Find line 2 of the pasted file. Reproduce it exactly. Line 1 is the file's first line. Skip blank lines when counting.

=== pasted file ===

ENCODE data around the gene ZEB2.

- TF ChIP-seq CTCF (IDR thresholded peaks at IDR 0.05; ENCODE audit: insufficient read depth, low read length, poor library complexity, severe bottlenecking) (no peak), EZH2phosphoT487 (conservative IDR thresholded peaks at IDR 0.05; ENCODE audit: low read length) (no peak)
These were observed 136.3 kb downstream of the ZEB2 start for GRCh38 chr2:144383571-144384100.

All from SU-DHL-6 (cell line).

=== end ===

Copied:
- TF ChIP-seq CTCF (IDR thresholded peaks at IDR 0.05; ENCODE audit: insufficient read depth, low read length, poor library complexity, severe bottlenecking) (no peak), EZH2phosphoT487 (conservative IDR thresholded peaks at IDR 0.05; ENCODE audit: low read length) (no peak)